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Sat, Feb. 29

Hot water safety essential for children and seniors<BR>

The comfort and convenience of a hot shower or bath is something most people look forward to.

But safety measures should be followed, especially with children and elderly and handicapped people, to prevent serious burns, according to local health care professionals.

Julie Mitchell, a registered nurse at the Gardens Care Center, a skilled nursing care facility, said the water temperature at the center is always at a low temperature to avoid burns.

Showers and baths are always supervised at the center, but common sense measures at home can help prevent hot water burns.

"Always check the water first to make sure it is comfortable before getting in, Mitchell said.

Linda Holbrook, the new director of nurses at the Kingman Health Care Center said it is also a good idea to have hot and cold faucets labeled with big letters to avoid confusion, and to make sure faucets can easily be turned on and off.

"If hands are arthritic, it is hard to grip the faucet," she said.

Holbrook said that children and older people should have supervision when taking tub baths and that bath water should always be tested to make sure it is the right temperature, about 100 degrees.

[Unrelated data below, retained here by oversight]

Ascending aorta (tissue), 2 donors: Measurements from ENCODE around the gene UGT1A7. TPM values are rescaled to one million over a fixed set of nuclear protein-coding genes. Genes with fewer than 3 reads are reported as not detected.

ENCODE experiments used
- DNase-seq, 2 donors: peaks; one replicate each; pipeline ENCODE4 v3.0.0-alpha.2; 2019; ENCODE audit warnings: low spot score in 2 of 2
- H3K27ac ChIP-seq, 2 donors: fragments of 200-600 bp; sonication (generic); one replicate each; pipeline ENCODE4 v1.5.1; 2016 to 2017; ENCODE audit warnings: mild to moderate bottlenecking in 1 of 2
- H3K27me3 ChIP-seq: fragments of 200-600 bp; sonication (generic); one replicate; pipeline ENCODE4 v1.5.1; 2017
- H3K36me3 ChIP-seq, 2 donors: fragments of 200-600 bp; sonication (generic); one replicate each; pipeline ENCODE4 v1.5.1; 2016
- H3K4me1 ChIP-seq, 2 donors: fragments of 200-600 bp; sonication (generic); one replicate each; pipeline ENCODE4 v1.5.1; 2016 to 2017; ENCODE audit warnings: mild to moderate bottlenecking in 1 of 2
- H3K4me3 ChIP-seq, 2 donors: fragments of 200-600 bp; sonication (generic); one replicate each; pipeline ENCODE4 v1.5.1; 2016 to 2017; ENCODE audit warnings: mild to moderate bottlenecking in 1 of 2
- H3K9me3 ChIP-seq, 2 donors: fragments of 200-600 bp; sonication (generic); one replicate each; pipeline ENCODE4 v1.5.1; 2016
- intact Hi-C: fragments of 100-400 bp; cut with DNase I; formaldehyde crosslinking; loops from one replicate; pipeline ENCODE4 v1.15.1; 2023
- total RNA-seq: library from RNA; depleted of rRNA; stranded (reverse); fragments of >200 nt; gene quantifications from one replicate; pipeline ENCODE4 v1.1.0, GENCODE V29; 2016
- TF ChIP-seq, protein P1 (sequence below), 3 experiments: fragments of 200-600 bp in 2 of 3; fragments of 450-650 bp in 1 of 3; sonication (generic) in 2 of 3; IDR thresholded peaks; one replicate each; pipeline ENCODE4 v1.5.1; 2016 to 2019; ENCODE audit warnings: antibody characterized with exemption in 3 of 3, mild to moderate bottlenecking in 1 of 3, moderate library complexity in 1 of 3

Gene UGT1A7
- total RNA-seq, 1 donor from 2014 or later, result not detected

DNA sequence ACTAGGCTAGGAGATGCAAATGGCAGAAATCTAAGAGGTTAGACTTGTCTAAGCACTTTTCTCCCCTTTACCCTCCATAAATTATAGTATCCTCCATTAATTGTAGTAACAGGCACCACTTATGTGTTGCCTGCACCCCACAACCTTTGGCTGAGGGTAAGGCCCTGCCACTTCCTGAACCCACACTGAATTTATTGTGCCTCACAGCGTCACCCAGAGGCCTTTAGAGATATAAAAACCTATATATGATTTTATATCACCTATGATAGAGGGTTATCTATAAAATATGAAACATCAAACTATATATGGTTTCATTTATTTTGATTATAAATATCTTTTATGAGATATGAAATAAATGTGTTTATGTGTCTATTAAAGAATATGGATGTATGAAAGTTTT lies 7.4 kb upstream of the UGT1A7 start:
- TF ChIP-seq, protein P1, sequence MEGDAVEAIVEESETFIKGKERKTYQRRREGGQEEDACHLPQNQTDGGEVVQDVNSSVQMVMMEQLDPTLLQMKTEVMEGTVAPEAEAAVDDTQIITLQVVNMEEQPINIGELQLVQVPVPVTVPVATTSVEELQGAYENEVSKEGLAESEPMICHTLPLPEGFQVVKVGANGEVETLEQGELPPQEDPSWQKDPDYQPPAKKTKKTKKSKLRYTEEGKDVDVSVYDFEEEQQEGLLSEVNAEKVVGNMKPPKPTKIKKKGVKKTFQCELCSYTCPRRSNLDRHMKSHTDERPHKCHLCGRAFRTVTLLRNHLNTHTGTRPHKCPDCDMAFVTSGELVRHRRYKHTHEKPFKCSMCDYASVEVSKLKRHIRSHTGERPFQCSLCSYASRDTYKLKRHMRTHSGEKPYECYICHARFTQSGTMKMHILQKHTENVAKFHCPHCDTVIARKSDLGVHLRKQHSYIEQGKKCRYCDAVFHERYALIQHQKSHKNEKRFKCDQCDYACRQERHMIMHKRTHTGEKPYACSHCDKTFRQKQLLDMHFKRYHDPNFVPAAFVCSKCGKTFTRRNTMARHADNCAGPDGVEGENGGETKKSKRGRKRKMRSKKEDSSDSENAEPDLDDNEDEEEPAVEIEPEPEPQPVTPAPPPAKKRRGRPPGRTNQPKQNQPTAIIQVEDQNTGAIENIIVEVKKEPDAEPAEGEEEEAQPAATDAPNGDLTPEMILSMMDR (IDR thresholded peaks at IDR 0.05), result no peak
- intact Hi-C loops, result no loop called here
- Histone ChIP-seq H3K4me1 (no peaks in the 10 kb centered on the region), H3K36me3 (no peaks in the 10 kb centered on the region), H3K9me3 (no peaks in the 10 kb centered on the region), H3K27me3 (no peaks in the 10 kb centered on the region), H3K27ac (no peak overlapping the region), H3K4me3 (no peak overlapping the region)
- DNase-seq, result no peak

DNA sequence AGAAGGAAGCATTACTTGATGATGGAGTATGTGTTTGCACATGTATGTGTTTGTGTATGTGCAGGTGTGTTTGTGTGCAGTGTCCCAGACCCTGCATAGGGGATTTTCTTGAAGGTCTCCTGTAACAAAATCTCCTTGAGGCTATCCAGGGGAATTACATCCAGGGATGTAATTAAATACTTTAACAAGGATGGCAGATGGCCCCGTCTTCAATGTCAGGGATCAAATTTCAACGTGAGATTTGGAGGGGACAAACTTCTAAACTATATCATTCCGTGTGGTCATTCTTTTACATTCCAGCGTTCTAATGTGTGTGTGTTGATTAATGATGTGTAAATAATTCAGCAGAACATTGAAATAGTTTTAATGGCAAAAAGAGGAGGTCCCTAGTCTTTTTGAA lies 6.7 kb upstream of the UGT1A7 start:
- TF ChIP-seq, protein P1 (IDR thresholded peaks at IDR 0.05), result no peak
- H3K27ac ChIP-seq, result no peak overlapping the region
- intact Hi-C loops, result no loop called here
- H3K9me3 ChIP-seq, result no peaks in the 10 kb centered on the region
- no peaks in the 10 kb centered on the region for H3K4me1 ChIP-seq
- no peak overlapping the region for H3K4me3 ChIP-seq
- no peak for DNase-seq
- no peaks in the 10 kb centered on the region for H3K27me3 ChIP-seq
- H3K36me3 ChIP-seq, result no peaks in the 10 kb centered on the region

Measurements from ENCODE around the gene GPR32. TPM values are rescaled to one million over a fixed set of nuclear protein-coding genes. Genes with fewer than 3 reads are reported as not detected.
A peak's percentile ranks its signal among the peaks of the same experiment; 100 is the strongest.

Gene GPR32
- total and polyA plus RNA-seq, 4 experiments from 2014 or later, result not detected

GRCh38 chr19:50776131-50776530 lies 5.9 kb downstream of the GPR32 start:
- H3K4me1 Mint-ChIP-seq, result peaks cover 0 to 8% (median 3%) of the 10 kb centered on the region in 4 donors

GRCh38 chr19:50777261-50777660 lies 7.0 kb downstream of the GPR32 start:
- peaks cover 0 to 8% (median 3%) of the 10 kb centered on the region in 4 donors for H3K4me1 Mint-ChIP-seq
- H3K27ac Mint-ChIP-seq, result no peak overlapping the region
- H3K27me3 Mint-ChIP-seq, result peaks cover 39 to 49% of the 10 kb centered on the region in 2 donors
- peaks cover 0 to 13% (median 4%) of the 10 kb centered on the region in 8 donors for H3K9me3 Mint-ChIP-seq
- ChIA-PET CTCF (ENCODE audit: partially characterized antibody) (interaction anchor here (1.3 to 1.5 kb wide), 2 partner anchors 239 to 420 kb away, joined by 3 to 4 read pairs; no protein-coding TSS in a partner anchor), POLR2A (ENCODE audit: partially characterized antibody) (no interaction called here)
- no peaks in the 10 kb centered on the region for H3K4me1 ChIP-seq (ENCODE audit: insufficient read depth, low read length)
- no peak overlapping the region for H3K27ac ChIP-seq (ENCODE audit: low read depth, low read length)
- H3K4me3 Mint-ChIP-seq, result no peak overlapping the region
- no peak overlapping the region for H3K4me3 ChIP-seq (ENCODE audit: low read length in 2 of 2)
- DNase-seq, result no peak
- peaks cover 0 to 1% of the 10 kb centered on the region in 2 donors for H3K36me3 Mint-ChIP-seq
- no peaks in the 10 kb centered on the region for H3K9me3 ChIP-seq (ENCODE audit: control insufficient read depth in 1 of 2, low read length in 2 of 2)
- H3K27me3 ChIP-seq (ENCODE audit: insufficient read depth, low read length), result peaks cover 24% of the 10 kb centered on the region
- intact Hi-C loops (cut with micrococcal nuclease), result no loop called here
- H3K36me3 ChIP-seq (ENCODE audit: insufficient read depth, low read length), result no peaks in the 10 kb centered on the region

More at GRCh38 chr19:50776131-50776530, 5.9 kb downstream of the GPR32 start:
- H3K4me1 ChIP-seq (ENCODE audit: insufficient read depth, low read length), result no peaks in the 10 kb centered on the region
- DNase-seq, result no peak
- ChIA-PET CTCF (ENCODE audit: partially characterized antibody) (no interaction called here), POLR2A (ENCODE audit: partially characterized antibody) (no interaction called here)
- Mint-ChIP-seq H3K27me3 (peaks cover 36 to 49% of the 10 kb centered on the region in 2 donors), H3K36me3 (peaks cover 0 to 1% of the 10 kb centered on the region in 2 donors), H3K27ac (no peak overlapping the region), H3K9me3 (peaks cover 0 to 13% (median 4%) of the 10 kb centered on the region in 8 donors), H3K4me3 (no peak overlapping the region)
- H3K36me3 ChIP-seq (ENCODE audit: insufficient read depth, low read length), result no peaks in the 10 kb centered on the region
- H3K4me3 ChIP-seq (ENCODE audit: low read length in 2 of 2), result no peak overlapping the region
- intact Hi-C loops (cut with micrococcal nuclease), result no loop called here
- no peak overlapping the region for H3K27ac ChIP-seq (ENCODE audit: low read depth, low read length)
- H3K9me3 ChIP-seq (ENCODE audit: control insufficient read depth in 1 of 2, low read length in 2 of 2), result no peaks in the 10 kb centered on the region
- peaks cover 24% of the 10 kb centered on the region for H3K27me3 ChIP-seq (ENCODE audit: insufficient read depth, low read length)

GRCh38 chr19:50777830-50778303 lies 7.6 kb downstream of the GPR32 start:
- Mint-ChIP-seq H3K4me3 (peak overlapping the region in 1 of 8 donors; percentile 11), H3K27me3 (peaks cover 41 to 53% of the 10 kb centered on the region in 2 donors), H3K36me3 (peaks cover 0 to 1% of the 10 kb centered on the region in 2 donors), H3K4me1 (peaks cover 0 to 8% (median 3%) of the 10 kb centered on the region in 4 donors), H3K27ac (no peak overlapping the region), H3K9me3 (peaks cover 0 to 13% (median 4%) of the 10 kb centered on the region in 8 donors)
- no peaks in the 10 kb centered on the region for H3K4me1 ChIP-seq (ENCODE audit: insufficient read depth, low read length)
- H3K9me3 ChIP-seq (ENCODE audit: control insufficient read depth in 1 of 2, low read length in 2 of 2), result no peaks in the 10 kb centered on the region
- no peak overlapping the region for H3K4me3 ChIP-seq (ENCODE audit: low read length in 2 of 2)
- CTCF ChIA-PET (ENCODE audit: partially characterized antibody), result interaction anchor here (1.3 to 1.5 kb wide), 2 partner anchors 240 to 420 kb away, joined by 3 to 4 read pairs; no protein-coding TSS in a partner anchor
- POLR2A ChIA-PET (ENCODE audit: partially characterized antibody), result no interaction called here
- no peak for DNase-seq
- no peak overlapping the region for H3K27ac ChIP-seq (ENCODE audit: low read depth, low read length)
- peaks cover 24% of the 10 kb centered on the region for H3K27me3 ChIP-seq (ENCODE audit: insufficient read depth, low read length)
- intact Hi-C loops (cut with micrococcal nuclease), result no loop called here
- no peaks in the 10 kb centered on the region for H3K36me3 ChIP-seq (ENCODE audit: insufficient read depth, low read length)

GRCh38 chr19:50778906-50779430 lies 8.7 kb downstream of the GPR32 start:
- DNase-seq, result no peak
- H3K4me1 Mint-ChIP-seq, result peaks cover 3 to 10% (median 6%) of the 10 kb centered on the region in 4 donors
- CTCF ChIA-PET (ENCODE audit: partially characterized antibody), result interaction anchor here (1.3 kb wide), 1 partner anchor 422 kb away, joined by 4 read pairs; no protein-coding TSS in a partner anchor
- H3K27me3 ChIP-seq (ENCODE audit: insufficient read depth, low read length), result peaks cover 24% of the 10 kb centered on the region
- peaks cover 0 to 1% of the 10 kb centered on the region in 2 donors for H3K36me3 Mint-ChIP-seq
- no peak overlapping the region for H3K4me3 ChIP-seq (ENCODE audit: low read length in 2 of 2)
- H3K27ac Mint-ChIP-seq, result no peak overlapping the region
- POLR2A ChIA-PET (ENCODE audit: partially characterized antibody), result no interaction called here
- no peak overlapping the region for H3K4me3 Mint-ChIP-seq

Kids often cannot tell the hot from cold water faucets and may not be able to get out of hot water quickly and elderly and handicapped people are more fragile and prone to falling, she said.

The Safe America Foundation recommends the following measures:

• Keep hot liquids out of the reach of children.

When hot coffee or tea (usually over 160 degrees) and soup is spilled, it can cause severe injury.

Be sure to watch babies and toddlers carefully while you are cooking or enjoying a hot drink.

• Set your water heater thermostat at a safe level.

Many are set at 140 degrees or above.

Set your thermostat on low (approximately 120 degrees) to be safe, and to save 18 percent of the energy used at 140 degrees.

• Test your water temperature.

Run the hot water for three to five minutes and test with a candy, meat, or water thermometer.

Reset the temperature on your water heater.

Wait a day and then re-test and adjust, if necessary.

And, to conserve water, be sure to repair leaky faucets promptly.

One drop a second can waste as much as 60 gallons of hot or cold water in a week.

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